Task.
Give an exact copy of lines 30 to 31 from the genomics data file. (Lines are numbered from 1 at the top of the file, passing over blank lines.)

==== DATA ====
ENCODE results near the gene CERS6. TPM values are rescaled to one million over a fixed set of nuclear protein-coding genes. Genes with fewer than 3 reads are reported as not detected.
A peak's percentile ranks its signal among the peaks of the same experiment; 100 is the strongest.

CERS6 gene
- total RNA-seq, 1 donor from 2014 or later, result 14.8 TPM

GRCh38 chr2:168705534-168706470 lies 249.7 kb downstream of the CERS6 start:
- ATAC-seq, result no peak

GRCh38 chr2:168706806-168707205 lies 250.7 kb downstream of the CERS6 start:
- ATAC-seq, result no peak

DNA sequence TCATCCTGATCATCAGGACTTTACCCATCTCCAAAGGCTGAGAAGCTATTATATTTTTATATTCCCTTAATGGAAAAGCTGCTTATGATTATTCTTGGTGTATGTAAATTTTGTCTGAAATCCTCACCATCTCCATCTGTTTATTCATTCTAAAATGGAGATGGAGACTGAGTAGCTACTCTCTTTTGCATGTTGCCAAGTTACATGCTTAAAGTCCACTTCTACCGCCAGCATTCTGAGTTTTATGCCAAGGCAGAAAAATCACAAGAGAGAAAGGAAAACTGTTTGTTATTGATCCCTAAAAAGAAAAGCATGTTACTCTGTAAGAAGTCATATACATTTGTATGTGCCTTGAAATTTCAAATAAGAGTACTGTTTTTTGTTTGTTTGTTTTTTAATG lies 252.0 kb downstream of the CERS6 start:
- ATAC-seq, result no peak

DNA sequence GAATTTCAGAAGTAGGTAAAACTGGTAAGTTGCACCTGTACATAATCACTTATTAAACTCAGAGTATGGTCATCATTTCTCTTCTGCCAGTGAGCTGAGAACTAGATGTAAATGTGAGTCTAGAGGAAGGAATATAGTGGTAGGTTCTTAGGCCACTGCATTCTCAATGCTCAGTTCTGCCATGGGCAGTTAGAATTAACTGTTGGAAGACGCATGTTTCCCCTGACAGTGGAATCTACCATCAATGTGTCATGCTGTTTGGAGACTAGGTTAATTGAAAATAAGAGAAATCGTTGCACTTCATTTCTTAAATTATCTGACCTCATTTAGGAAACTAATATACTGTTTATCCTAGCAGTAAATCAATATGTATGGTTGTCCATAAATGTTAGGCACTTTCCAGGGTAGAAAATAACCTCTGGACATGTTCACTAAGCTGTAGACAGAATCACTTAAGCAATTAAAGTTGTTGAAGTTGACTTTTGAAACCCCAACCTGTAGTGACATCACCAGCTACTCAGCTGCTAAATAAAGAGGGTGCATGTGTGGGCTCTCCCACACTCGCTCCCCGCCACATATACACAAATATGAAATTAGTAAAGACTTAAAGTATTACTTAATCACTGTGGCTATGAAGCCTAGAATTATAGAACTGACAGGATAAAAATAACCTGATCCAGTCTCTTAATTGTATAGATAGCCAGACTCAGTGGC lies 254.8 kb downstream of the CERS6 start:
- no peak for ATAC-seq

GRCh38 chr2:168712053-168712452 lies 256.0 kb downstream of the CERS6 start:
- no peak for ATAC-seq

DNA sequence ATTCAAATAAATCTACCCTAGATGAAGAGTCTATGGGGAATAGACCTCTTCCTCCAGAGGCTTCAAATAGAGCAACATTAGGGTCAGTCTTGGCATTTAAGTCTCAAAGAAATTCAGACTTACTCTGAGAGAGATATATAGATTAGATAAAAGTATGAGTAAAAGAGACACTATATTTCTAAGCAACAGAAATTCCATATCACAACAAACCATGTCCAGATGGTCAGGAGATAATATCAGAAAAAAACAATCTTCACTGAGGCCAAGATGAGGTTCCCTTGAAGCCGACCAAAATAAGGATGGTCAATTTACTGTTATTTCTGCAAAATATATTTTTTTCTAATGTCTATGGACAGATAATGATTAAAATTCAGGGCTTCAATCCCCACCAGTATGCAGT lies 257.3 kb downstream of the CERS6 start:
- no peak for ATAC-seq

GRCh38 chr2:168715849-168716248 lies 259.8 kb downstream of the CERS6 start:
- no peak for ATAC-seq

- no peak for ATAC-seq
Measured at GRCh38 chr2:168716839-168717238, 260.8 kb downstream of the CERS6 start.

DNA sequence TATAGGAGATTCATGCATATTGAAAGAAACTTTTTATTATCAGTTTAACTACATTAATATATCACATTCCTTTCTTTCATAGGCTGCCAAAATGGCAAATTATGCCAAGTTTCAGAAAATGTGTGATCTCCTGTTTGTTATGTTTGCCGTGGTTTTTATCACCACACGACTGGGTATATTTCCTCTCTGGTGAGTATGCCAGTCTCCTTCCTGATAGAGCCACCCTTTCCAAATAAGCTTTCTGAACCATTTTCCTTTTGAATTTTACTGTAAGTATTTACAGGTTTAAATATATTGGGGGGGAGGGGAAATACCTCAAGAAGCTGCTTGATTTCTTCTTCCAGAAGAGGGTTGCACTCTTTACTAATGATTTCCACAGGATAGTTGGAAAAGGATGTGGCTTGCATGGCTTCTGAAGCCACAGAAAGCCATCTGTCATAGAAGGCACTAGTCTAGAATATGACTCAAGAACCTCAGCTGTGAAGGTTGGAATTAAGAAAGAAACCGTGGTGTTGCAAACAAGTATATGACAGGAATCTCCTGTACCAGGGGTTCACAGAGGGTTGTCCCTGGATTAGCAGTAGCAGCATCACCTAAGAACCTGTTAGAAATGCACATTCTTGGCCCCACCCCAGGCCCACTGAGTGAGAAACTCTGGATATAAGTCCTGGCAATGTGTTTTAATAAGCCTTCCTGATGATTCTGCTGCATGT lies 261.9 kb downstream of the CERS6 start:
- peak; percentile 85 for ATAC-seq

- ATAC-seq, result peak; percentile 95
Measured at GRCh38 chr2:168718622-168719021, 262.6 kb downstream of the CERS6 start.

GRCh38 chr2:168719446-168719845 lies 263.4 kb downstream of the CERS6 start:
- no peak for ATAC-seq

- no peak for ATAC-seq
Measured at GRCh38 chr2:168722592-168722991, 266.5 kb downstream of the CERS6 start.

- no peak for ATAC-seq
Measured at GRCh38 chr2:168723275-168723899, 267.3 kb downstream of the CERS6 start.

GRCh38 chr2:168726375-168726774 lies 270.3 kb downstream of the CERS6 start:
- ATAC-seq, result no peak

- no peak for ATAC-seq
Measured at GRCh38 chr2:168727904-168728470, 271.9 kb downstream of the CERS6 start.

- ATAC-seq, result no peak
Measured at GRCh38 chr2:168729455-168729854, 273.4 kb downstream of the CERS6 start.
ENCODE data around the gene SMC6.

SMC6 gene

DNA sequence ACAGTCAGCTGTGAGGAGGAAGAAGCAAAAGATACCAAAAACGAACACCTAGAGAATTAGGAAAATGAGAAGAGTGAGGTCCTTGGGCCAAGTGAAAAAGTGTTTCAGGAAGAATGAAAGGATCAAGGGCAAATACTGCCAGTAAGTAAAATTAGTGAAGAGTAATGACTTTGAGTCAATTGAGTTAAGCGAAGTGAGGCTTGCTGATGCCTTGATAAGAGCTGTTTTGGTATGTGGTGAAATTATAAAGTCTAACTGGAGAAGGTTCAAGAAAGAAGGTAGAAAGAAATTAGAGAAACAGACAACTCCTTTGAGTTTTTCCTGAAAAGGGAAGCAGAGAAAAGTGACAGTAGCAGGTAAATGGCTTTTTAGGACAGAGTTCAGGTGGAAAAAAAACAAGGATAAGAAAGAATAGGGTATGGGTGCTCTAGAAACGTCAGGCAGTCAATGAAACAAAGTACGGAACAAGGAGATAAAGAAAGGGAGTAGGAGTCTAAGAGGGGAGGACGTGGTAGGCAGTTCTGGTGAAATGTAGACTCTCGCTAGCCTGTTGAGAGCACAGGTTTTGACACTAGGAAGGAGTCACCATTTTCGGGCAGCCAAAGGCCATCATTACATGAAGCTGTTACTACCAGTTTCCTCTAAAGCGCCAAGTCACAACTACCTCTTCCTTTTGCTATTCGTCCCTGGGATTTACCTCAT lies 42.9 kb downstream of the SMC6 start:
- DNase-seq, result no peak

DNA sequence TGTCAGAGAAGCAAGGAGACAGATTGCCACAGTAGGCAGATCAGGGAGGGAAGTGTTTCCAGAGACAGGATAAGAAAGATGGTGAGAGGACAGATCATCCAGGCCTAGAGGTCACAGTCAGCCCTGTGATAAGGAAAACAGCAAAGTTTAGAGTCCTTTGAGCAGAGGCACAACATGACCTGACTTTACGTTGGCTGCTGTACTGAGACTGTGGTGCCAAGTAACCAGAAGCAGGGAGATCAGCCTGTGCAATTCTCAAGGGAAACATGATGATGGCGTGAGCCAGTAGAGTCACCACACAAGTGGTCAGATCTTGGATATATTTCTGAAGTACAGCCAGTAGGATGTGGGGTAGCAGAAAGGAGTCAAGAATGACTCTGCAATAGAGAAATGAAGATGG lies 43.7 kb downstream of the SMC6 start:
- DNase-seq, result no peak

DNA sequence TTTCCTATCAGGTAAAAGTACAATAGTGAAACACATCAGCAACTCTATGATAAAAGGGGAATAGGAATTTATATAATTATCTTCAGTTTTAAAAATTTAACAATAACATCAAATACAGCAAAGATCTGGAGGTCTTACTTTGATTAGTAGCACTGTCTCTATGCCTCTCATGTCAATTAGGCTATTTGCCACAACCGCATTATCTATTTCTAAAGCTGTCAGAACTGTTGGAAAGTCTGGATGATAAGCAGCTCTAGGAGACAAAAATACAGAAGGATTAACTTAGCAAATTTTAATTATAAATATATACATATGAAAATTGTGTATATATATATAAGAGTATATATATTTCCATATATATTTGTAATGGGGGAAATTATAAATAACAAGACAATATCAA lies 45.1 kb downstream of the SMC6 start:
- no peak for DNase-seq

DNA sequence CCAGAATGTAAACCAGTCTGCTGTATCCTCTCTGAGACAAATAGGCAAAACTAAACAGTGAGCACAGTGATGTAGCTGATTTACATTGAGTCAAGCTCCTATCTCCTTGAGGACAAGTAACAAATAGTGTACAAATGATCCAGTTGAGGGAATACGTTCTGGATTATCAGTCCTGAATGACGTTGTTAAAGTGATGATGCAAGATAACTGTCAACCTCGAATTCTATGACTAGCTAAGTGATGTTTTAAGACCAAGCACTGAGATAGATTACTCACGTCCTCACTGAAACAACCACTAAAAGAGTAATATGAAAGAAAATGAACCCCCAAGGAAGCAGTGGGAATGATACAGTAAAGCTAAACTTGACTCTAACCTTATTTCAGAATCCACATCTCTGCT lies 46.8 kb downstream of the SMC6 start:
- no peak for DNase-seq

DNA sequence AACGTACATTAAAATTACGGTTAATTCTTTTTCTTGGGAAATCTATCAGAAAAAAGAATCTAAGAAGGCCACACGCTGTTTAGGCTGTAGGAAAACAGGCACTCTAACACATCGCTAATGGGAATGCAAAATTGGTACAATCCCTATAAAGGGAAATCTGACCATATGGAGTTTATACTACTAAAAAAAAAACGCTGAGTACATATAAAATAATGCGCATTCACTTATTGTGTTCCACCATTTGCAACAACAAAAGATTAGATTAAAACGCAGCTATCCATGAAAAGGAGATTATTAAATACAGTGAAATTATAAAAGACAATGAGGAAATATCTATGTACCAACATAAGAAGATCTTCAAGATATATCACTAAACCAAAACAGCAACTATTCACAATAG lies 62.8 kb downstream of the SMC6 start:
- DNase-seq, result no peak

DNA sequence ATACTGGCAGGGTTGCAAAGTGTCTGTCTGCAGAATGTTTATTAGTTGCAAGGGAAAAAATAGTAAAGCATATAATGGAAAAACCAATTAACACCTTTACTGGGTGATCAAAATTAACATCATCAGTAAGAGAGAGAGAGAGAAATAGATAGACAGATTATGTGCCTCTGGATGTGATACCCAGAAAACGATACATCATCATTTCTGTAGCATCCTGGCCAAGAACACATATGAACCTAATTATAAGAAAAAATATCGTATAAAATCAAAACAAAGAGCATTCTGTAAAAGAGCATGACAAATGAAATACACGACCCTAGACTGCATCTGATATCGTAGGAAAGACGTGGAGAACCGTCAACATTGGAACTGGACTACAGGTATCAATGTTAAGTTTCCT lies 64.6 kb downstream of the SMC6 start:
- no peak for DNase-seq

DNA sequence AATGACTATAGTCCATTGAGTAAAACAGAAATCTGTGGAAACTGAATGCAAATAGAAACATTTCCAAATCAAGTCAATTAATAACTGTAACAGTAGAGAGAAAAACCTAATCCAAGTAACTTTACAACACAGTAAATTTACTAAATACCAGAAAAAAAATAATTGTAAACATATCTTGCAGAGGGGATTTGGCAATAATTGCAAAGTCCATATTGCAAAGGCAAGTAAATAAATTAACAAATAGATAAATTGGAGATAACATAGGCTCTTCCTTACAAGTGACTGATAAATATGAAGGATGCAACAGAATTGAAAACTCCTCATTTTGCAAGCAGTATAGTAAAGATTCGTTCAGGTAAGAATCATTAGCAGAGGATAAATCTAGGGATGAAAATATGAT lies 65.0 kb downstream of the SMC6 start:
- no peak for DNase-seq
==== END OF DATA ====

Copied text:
Measured at GRCh38 chr2:168723275-168723899, 267.3 kb downstream of the CERS6 start.

GRCh38 chr2:168726375-168726774 lies 270.3 kb downstream of the CERS6 start: